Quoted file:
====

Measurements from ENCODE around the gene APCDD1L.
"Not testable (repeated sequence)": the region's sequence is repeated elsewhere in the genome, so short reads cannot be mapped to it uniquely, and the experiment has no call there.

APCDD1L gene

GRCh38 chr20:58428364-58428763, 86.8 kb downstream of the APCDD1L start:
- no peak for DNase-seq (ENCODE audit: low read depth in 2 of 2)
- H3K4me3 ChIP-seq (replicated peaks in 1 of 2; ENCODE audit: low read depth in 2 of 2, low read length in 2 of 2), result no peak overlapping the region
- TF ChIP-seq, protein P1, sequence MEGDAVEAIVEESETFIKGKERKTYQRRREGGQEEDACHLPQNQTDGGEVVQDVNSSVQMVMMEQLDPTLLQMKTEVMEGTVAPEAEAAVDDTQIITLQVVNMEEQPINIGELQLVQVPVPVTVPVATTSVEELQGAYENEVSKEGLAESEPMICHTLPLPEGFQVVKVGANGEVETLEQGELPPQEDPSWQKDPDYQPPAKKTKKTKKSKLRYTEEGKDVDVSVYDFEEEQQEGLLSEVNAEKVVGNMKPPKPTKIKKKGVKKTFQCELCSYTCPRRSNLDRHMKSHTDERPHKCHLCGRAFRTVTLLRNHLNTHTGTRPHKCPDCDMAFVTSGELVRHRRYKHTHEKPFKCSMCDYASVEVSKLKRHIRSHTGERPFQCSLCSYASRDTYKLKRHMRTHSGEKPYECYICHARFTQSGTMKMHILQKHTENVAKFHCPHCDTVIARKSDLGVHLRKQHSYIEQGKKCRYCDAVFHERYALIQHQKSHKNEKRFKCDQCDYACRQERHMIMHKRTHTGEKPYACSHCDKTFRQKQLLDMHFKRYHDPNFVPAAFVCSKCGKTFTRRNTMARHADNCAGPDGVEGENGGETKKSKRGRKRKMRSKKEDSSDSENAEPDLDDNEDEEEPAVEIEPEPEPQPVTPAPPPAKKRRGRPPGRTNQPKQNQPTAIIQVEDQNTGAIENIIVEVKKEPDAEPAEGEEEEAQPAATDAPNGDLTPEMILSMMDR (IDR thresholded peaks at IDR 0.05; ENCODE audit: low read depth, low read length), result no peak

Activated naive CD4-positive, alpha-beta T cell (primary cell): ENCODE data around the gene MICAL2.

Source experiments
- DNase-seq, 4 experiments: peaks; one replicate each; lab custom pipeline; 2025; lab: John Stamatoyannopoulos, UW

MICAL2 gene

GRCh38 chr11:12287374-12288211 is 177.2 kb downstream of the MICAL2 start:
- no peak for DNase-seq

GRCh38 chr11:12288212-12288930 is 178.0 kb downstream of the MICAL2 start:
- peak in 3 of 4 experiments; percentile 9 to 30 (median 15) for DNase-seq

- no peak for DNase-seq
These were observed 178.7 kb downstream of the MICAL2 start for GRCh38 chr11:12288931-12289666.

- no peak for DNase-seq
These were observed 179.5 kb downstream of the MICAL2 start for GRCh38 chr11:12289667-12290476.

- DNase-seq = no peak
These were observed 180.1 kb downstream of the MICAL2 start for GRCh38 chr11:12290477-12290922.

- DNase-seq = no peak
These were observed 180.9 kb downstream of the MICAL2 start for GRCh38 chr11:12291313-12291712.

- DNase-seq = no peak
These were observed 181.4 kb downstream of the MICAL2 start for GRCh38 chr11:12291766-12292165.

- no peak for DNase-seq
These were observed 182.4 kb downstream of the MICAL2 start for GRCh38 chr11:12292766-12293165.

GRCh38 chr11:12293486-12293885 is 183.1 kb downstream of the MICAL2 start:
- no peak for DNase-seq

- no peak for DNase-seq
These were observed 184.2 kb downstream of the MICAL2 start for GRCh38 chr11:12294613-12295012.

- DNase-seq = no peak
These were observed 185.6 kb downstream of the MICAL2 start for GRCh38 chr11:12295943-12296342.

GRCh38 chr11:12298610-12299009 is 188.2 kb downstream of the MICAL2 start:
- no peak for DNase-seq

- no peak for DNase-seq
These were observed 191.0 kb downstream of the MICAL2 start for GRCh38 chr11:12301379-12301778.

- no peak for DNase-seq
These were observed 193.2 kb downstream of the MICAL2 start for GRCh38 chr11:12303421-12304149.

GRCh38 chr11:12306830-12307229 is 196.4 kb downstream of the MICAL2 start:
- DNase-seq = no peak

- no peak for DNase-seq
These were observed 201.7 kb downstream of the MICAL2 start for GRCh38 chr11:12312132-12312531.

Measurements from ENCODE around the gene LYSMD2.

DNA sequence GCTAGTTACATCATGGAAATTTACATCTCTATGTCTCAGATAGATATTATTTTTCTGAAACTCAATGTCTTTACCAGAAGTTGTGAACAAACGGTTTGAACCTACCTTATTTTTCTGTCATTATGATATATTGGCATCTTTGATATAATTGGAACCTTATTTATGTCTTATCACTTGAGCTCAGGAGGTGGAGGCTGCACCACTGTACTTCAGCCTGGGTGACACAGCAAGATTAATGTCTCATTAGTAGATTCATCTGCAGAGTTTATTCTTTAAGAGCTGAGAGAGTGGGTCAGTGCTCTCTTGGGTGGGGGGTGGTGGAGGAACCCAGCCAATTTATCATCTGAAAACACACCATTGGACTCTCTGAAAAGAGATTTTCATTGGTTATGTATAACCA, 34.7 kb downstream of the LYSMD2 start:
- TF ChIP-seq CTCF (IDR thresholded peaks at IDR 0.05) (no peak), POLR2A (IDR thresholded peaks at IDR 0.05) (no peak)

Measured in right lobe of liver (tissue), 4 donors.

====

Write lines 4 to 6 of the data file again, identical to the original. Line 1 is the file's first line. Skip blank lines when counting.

GRCh38 chr20:58428364-58428763, 86.8 kb downstream of the APCDD1L start:
- no peak for DNase-seq (ENCODE audit: low read depth in 2 of 2)
- H3K4me3 ChIP-seq (replicated peaks in 1 of 2; ENCODE audit: low read depth in 2 of 2, low read length in 2 of 2), result no peak overlapping the region